The if/then/else Construct

A basic Scala if statement looks like this:

if (a == b) doSomething()

You can also write that statement like this:

if (a == b) {
    doSomething()
}

The if/else construct looks like this:

if (a == b) {
    doSomething()
} else {
    doSomethingElse()
}

The complete Scala if/else-if/else expression looks like this:

if (test1) {
    doX()
} else if (test2) {
    doY()
} else {
    doZ()
}

‘if’ expressions always return a result

A great thing about the Scala if construct is that it always returns a result. You can ignore the result as I did in the previous examples, but a more common approach — especially in functional programming — is to assign the result to a variable:

val minValue = if (a < b) a else b

This is cool because it means that Scala doesn’t require a special “ternary” operator.

Aside: Expression-oriented programming

As a brief note about programming in general, when every expression you write returns a value, that style is referred to as expression-oriented programming, or EOP. This is an example of an expression:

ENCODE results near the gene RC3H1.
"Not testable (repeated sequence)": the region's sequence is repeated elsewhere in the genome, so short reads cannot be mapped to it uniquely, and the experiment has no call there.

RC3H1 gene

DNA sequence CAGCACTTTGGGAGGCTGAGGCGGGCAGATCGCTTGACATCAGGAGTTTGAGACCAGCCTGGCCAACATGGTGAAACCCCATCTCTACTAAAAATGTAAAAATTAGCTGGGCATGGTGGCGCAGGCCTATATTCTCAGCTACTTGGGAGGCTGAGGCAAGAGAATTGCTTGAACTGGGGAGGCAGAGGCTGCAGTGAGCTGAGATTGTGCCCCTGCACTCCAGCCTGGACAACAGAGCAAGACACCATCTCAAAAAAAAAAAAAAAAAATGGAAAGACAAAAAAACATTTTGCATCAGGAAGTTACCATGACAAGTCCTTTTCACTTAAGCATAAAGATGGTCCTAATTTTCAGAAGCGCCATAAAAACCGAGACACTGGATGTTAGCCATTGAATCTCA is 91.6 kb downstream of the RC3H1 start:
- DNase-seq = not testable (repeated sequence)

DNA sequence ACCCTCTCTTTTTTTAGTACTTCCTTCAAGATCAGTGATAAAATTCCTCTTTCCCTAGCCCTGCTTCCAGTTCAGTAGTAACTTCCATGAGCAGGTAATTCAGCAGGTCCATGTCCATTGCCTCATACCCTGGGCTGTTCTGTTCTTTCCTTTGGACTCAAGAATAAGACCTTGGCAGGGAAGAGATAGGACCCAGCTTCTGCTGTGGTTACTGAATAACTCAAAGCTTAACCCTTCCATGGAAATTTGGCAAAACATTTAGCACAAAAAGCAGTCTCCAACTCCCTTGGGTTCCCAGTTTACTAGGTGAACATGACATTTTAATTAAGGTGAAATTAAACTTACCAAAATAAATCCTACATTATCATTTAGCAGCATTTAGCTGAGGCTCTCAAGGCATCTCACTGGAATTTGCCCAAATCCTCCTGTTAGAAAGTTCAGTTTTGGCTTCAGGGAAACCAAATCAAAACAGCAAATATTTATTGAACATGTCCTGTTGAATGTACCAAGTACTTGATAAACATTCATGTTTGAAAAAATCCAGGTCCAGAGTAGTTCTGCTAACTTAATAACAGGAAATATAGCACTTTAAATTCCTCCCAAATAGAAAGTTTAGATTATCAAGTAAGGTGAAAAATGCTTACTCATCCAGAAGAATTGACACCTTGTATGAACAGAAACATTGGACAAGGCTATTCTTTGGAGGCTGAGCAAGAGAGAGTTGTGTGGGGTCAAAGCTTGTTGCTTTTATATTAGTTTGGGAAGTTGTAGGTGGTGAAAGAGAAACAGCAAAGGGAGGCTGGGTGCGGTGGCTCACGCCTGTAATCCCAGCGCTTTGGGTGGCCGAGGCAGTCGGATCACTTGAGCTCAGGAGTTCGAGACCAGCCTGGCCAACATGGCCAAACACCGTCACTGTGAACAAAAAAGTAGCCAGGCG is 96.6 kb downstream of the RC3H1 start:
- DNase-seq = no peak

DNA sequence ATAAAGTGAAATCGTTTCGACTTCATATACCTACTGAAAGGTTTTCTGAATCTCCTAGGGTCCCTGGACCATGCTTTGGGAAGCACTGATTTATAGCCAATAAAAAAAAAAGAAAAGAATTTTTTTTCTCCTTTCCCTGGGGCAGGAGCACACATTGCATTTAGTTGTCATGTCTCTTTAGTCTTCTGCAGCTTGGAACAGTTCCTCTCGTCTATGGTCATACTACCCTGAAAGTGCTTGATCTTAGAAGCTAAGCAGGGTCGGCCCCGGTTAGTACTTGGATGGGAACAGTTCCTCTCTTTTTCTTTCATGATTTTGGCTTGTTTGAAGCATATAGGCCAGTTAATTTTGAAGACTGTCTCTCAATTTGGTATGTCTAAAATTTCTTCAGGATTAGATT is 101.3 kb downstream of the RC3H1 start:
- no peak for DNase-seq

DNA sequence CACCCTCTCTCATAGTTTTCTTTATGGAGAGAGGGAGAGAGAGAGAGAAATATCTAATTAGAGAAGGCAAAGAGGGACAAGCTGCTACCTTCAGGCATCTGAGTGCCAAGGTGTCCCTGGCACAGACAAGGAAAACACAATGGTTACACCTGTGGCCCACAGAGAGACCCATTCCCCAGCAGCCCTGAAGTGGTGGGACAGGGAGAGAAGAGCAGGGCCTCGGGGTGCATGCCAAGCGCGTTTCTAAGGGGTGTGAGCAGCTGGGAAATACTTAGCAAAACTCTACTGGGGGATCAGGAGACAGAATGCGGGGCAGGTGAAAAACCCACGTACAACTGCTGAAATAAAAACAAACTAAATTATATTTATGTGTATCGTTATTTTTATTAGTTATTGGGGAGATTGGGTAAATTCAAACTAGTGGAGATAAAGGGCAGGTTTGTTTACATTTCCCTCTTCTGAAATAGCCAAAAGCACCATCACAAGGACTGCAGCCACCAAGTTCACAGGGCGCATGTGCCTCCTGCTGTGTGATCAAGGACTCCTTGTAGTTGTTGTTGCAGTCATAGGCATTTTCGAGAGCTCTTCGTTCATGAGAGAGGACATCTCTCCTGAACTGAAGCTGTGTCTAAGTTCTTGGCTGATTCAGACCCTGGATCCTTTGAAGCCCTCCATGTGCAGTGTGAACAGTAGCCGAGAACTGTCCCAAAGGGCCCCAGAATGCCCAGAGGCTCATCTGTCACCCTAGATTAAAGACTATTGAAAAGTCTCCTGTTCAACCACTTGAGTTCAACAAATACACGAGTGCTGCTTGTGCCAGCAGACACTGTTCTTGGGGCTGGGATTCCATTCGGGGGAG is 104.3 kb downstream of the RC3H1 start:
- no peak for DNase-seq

val minValue = if (a < b) a else b

Conversely, lines of code that don’t return values are called statements, and they are used for their side-effects. For example, these lines of code don’t return values, so they are used for their side effects:

if (a == b) doSomething()
println("Hello")

The first example runs the doSomething method as a side effect when a is equal to b. The second example is used for the side effect of writing a string to STDOUT. As you learn more about Scala you’ll find yourself writing more expressions and fewer statements. The differences between expressions and statements will also become more apparent.

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